RECAP: 2014 Research Experience for Teachers Program
This year, four high school teachers completed their summer research and curriculum development projects as part of the GLBRC Research Experience for Teachers program.
The high school teachers spent seven weeks working with GLBRC research mentors at UW-Madison and Michigan State University where they gained first-hand experience conducting current biofuels research and developed related education materials to bring back to classes during the 2014-15 school year. The participant summer projects are summarized below:
- Tom Martinez, biology and biotech teacher at Glenbard East H.S., IL, worked with mentors Jeff Piotrowski and Donna Bates in the GLBRC Experimental Fermentation Lab studying the directed evolution and engineering of yeast to produce biofuels efficiently. Tom developed a series of three labs in which students investigate antibiotic resistance and the directed evolution of standard bakers yeast to tolerate toxins such as ethanol, biomass by-products (eg. GVL) and foot fungus spray.
- Sarah Wright, chemistry, biology and biotech teacher at Monona Grove H.S., WI, worked with research mentor Quinn Langdon in the Hittinger Lab exploring the ecology, taxonomy and potential applications of wild yeast species for biofuel production. Sarah created simplified versions of the protocols used by the researchers so that high school students can collect, isolate and identify wild yeast species growing in their environment. She also developed a variation on the GLBRC Fermentation in a Bag activity in which students compare the fermentation rates of yeast communities living in environmental samples, such as soil, bark or leaves.
- Leah Williams, chemistry teacher at Middleton H.S., WI, worked with research mentors Alison Ferris and Mike Groendyk in the Rothamer Engine Research Lab studying the properties of various bio-derived drop-in fuels to replace standard gasoline and diesel. Leah created a series of activities for students to study the volatility of various potential biofuels. In the process, students design their own fuel mixtures and test their fuel's suitability to replace a reference fuel by generating and comparing distillation curves.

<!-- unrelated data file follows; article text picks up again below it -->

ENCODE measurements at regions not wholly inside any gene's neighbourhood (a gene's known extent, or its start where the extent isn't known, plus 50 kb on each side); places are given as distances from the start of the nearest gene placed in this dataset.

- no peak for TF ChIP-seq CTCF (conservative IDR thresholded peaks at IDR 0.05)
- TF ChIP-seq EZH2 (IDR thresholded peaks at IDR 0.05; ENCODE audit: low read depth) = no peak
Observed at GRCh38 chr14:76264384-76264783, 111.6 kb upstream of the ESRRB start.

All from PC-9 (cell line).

- Toby West, Instructor at Lewanee Intermediate School District Tech Center, MI, worked on a variety of research and curriculum development projects with mentors Dr. Joyce Parker and Dr. Jonathan Walton at Michigan State University. Toby studied the effects of pretreatment methods and enzyme loading rates on the conversion of biomass to sugars. Based upon the results of this research, he developed revisions to the GLBRC "CB2E" biomass to ethanol conversion lab. Toby also developed a new extension to the GLBRC bioprospecting labs in which students isolate and identify species of cellulose-degrading microbes using plating techniques and PCR.
In the 2014-15 school year, GLBRC Education staff will work with the RET participants as they pilot materials in their classes and develop final versions that can be disseminated more broadly.
Many thanks again to the excellent research mentors and all who helped Tom, Sarah, Leah and Toby with their projects!